Legend – A Dragon Ball Tale: An Incredible Love Letter to Toriyama

Legend A Dragon Ball Tale Featured

Every so often fans of an IP will step up to the plate in a way that the owners of said IP will not or cannot. Animator and storyboard artist Naseer Pasha stepped up to the plate and hit one of the biggest home runs in Dragon Ball fandom with Legend – A Dragon Ball Tale.

Naseer and his studio, Studio Stray Dog, reimagine the showdown between Goku and Chi-Chi during the 23rd World Martial Arts Tournament. And Naseer introduces a couple of fun twists when Broly and Vegeta interrupt the match. Broly shows up first, complete with his brief ominous references to Goku as Kakarot. And then Vegeta, now the king of all saiyans, arrives to confront Broly.

But what about the fighting?

It’s a short film, about 8 minutes long, and the fighting is BRUTAL. Naseer and his team took Dragon Ball in a more “realistic” direction with the way fighters exchange blows. And the fight choreography is arguably some of the best I witnessed when compared with Dragon Ball Z and Dragon Ball Super.

Vegeta jumps around the massive Broly, evades the legendary super saiyan’s crushing blows, and lands quick attacks when he can. When fighters land hits, they land HARD.

Z and Super have some epic fights, and I’m a big fan of both anime. I LOVE Dragon Ball. But injury and death are treated so lightly that it’s hard to feel concerned for the Earth’s greatest warriors when they’re fighting. But in Legend – A Dragon Ball Tale, I feel the stakes when Broly grabs Vegeta and tries to snap his neck. Or when Chi-Chi attacks Broly only for the legendary super saiyan to pick her up by one arm and… well, you should watch it.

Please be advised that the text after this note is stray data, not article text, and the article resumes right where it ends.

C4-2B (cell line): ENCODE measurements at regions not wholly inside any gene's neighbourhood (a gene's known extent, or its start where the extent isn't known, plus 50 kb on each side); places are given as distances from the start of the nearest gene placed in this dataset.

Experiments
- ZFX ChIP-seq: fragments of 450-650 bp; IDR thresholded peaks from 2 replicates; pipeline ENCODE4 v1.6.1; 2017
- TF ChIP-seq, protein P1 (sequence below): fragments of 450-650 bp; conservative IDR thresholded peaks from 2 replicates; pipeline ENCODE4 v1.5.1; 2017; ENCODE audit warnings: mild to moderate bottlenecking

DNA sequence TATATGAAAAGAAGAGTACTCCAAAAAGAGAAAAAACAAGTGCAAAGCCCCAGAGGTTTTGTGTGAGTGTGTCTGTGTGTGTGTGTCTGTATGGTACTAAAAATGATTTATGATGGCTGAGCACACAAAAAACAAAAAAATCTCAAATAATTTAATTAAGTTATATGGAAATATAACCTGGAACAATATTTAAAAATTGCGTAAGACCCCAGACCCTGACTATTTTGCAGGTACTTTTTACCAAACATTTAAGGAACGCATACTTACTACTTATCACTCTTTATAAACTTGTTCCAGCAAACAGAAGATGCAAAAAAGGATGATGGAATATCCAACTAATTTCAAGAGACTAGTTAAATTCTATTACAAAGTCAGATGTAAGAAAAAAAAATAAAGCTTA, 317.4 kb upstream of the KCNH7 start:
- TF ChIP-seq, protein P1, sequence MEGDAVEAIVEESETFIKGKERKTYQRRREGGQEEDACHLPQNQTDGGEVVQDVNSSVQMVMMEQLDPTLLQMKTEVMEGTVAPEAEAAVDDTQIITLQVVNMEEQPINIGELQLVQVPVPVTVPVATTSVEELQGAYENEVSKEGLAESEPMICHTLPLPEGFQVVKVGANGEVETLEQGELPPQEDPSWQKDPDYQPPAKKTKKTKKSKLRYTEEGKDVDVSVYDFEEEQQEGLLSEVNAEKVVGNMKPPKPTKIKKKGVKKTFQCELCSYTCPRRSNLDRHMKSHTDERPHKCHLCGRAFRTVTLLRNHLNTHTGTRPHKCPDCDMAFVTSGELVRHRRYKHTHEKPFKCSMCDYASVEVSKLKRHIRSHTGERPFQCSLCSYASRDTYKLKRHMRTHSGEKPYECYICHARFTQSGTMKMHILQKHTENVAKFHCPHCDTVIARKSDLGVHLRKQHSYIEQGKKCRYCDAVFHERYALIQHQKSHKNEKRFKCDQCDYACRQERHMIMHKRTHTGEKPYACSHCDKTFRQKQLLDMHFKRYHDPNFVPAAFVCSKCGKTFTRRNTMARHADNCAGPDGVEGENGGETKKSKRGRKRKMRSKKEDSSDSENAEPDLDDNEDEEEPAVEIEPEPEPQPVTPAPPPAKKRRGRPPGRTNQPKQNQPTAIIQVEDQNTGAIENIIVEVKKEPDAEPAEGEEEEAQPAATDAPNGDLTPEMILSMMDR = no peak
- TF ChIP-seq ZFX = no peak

In addition, rather than treating super saiyan as a form that fighters can comfortably retain once powered up, Naseer treats super saiyan more like a state of mind they have to focus on. Broly occasionally hits Vegeta so hard that it knocks him out of super saiyan before Vegeta snaps back into it.

As for Goku, you’re in for an interesting treat. It’s not for everyone. But I appreciate when artists take risks, especially with IP so many people love and have fond memories of.

Closing Out Legend – A Dragon Ball Tale

At the end of the film, Naseer takes a moment to express his gratitude to the viewers and his team. He states, “Animation takes a lot of time and energy and focus and stamina and budget and time. We had all that stuff except for the budget. My entire team did this out of the sheer enthusiasm for Dragon Ball Z and the project itself.” After asking people to check out his Patreon, he concludes with, “Maybe the next one won’t take four years.”

My hat is off to you, Naseer. I think that four years was worth it considering the film has already amassed three million views after debuting July 6.

As one individual put it, this project is a tribute to everything Dragon Ball was, is, and could be. And I couldn’t agree more. I can’t wait to see what Naseer and Studio Stray Dog do in the future. The end of Legend – A Dragon Ball Tale certainly hints at this being the beginning of something greater.

What did you think of Legend – A Dragon Ball Tale? How do you feel about how they handled the different characters? Let me know in the comments below!

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